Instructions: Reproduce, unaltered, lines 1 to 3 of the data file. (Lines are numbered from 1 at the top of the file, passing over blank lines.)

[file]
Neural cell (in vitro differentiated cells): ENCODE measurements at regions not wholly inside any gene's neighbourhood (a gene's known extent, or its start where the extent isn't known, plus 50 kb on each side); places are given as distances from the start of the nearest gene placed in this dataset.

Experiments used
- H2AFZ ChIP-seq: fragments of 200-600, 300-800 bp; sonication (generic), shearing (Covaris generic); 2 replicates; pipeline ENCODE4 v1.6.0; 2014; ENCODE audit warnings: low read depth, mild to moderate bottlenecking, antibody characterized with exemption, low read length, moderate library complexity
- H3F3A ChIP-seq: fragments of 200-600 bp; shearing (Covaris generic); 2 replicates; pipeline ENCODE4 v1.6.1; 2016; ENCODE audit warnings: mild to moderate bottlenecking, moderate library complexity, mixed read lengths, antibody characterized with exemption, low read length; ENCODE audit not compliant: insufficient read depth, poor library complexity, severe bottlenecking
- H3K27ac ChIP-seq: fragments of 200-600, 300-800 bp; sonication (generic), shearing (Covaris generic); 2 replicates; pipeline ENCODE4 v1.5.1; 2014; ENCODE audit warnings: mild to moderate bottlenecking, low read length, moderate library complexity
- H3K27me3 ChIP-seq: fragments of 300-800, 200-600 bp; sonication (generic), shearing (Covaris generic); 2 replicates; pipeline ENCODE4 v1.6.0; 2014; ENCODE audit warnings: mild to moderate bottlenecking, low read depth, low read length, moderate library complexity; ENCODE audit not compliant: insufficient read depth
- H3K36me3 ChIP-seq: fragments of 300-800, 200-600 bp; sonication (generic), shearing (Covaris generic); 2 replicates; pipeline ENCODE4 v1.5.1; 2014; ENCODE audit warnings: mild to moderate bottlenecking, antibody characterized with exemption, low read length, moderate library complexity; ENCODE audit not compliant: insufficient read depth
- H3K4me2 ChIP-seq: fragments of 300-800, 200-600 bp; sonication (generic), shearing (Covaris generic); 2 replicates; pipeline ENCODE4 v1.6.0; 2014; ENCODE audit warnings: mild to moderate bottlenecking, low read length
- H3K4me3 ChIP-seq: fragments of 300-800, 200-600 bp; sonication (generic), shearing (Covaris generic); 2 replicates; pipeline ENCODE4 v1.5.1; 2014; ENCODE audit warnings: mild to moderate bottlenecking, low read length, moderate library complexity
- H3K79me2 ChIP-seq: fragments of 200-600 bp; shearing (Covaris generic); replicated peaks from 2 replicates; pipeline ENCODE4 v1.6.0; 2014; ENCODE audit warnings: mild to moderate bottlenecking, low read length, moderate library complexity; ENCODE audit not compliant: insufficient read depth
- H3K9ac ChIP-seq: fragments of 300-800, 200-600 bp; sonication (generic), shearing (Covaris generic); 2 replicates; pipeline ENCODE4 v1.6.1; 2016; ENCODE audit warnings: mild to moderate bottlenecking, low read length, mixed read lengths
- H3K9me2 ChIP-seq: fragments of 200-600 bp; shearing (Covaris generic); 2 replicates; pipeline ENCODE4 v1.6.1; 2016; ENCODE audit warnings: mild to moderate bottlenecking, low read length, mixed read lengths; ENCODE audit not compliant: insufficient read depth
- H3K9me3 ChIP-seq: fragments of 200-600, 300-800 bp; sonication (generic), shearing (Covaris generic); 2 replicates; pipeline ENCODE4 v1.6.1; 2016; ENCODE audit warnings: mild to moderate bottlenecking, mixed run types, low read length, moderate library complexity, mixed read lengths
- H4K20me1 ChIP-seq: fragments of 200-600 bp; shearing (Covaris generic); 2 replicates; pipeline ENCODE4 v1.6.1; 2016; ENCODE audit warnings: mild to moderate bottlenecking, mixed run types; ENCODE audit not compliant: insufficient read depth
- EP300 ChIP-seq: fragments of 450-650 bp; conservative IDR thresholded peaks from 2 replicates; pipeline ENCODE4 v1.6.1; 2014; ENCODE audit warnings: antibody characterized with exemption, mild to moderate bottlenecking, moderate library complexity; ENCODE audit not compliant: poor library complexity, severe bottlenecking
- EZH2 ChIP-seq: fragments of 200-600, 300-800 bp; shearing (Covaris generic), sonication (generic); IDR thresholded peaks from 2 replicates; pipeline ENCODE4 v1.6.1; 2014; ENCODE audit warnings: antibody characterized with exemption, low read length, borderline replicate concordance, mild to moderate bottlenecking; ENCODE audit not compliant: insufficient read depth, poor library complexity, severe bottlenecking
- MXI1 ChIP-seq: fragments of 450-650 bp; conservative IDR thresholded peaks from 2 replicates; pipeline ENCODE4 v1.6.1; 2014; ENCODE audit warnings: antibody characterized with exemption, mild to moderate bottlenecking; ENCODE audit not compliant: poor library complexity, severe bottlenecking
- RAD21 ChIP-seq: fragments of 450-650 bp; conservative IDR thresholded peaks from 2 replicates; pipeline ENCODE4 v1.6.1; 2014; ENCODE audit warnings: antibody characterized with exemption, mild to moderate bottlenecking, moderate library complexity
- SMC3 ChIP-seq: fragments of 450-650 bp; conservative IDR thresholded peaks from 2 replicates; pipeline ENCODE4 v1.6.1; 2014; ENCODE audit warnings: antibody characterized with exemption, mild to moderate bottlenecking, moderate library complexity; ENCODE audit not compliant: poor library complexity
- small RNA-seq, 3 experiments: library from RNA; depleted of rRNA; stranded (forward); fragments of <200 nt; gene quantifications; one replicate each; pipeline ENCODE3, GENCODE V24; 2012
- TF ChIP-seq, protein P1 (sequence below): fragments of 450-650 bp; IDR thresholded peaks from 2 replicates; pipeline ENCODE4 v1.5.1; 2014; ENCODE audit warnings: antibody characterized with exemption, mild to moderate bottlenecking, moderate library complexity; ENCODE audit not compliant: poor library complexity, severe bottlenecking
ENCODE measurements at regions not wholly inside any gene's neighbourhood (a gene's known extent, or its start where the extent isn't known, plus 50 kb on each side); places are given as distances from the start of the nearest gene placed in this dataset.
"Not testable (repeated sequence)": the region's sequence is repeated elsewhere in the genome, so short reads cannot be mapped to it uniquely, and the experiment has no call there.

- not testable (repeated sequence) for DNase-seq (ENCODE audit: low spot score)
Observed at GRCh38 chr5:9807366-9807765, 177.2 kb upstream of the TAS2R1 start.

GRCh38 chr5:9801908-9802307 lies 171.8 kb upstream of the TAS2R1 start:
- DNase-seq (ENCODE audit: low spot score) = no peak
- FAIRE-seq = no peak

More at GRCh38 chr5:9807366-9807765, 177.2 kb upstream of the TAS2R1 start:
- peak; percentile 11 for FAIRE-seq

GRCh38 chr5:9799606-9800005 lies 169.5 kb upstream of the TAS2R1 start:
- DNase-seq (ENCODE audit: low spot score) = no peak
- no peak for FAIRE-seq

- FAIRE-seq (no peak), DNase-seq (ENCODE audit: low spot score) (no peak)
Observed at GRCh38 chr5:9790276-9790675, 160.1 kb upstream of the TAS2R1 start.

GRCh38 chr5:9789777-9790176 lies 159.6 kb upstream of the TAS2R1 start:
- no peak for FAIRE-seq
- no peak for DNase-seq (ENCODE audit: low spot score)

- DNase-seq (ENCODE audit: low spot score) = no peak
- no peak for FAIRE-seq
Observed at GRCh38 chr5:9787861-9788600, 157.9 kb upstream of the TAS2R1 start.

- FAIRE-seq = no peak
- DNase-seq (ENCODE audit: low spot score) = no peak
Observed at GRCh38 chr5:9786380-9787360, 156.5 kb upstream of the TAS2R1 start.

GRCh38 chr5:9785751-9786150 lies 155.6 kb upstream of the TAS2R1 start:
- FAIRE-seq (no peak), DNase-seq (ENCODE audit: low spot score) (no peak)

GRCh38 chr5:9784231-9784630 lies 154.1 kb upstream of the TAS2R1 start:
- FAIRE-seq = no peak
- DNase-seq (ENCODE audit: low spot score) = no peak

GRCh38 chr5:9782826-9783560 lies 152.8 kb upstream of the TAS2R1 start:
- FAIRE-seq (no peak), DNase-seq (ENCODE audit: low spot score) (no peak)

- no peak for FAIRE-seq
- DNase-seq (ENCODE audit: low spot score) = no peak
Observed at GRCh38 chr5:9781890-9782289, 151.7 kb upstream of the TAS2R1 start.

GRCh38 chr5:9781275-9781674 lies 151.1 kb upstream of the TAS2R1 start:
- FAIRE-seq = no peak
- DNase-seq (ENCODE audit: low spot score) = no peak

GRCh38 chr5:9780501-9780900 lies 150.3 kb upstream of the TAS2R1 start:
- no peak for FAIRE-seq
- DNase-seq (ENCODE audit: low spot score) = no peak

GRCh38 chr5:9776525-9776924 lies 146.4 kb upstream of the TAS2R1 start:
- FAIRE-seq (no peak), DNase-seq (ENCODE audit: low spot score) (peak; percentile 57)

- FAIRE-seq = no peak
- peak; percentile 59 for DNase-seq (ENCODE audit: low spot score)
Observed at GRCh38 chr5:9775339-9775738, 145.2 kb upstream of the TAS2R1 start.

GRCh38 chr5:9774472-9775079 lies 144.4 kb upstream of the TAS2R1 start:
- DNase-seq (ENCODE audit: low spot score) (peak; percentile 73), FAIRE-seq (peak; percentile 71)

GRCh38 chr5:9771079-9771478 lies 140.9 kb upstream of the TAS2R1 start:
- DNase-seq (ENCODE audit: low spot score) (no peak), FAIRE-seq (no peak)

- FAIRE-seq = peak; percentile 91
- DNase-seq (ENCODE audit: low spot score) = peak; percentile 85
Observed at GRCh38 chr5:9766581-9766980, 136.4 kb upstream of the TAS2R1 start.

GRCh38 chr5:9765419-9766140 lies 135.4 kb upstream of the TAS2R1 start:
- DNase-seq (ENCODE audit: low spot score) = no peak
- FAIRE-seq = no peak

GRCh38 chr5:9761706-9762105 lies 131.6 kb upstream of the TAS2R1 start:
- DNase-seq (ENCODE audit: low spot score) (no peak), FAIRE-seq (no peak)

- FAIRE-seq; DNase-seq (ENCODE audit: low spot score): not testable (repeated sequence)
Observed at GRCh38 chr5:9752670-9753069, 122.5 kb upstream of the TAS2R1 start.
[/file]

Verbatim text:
Neural cell (in vitro differentiated cells): ENCODE measurements at regions not wholly inside any gene's neighbourhood (a gene's known extent, or its start where the extent isn't known, plus 50 kb on each side); places are given as distances from the start of the nearest gene placed in this dataset.

Experiments used
- H2AFZ ChIP-seq: fragments of 200-600, 300-800 bp; sonication (generic), shearing (Covaris generic); 2 replicates; pipeline ENCODE4 v1.6.0; 2014; ENCODE audit warnings: low read depth, mild to moderate bottlenecking, antibody characterized with exemption, low read length, moderate library complexity